Fatal Claim Benefits Awarded to Dependents of Worker Killed on Job
Sadly, we see many catastrophic injuries which occur on the job. While all such tragic situations are devastating to the family of an injured worker, the most devastating must be the cases where the worker is actually killed by the work injury. Though justice is important in every case, somehow it just seems that much more important when the injured worker is not here to fight for him or herself.
When a worker has a fatal injury, the key question is whether the incident at work was a “substantial contributing factor” in causing the death. Sometimes, the issue gets a bit confusing when some other medical condition, having nothing to do with work, also plays some role in the situation. Recently, in Manitowoc Co., Inc. and Sentry Insurance v. Workers’ Compensation Appeal Board (Cowan), the Commonwealth Court of Pennsylvania was confronted with such a case.
Here, the worker was killed when he fell about six feet from a crane platform. A witness described that the worker was on the platform and, while crouching, his eyes rolled back, and he fell off the platform striking his head on the floor. The worker initially had a pulse, but then stopped breathing. He was then resuscitated and transported to the hospital, where he passed away. An autopsy concluded that the cause of death was “cardiac dysrhythmia due to mitral valve prolapse.”
A Fatal Claim Petition was filed and litigated before a Workers’ Compensation Judge (WCJ). The medical expert offered by the Claimant testified that, based on the statements of the witnesses (that the injured worker was still alive when he fell) and the medical records, the injured worker did not experience cardiac arrest at the time of the fall. Also noted was that the autopsy report did not show a heart attack or coronary artery disease, and that no cardiac arrhythmia was found in the hospital prior to the death.
The medical expert concluded that the injured worker’s death “was the direct result of falling onto his head, which caused a closed-head injury with a massive concussion and a diffuse axonal injury, leading to anoxic brain injury and cerebral edema.”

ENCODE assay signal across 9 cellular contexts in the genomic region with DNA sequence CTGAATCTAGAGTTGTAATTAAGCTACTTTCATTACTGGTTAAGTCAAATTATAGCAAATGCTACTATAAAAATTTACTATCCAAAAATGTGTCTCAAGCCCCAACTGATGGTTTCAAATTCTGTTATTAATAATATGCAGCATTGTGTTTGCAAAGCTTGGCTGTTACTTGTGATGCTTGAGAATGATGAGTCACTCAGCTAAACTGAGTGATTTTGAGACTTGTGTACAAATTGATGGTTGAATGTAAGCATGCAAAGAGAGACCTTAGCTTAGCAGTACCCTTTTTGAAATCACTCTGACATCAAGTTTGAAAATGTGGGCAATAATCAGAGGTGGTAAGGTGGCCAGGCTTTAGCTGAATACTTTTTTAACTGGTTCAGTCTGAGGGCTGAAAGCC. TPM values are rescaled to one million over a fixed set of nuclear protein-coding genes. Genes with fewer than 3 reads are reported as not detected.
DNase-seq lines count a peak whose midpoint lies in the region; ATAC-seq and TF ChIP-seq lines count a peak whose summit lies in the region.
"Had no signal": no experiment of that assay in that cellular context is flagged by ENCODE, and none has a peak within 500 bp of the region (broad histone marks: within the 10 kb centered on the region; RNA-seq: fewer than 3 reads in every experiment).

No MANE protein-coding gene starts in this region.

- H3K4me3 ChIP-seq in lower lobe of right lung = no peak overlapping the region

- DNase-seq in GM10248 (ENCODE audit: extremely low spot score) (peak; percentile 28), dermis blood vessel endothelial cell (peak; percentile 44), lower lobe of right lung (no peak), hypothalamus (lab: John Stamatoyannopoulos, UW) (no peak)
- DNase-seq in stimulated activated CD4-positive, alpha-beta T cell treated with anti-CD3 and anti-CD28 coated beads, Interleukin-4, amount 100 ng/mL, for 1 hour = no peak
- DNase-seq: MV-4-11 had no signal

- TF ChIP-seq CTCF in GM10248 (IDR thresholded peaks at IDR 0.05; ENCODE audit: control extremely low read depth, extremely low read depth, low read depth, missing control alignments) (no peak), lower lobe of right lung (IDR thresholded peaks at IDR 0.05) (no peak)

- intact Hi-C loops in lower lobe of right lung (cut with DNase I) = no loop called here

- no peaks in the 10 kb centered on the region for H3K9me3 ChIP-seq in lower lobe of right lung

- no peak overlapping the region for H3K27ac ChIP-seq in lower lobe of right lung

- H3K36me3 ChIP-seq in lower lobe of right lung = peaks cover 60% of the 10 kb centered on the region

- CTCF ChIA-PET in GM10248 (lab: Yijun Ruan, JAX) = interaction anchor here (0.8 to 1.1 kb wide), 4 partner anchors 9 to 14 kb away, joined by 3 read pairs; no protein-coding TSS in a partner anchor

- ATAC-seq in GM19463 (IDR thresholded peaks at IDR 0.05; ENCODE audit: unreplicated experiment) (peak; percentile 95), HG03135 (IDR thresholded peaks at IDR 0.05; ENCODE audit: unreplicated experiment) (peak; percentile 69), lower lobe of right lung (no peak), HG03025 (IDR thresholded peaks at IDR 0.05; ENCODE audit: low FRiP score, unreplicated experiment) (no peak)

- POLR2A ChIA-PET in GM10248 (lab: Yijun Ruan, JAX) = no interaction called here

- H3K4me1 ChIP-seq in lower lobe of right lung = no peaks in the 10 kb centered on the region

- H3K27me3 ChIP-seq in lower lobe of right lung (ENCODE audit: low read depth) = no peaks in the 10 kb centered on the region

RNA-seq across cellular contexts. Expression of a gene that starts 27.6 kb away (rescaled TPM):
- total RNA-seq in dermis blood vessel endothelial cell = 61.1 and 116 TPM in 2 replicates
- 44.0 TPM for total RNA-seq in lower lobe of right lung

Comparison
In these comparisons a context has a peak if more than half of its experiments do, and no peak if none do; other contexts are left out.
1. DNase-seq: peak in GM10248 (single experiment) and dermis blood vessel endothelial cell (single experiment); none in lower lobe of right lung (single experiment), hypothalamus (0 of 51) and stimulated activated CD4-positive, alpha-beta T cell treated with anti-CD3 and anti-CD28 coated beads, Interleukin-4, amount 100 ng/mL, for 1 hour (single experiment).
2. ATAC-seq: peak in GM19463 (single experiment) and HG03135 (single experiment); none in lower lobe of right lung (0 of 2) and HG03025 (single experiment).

The workers’ compensation insurance carrier presented the testimony of two medical experts who, predictably, testified that the death was cardiac in nature, and not the result of the fall from the platform. After considering all of the evidence, the WCJ found the opinion of the medical expert offered by the Claimant most credible, and granted the Fatal Claim Petition. Specifically, the WCJ found that the death resulted from the fall from the platform (many cases have already established that the reason why an injured worker falls is generally not relevant, if the resulting injury is not the normal part of a non-work-related condition). This decision was affirmed by the Workers’ Compensation Appeal Board (WCAB).
The primary argument by the workers’ compensation insurance carrier on appeal to the Commonwealth Court of Pennsylvania was that the opinion of Claimant’s medical expert was equivocal because the doctor suggested more than one theory regarding the exact cause of death. This was detailed by the Court:
“At the hearing, Dr. Stoner set forth four possible explanations regarding the connection between Father’s fall and his death: (1) the fall caused mid-brain hemorrhaging and death; (2) the fall caused a massive head injury, resulting in cardiac and respiratory arrest, anoxic brain injury, and death; (3) the fall caused a blood clot in the back of Father’s throat, impairing his ability to breath and causing anoxic brain injury and death; or (4) the fall caused closed-head trauma, mid-brain hemorrhaging, secondary anoxic brain injury, and death.”
In affirming the decision of the WCJ, the Court noted that, regardless of which specific theory was reviewed, each of the theories involved the injured worker being killed as a result of the fall from the platform (and not from a cardiac event). Indeed, Claimant’s medical expert specifically stated, “‘with a high degree of medical certainty,’ that absent the head trauma, (the injured worker) would still be alive.” Simply offering alternate theories did not render the opinion equivocal, since the opinion consistent among the theories was that the blow to the head caused the death. Also, the fact that a cardiac event may have caused him to fall is irrelevant, since the opinion accepted by the WCJ (the ultimate finder of fact) is that the cardiac event did not cause the death.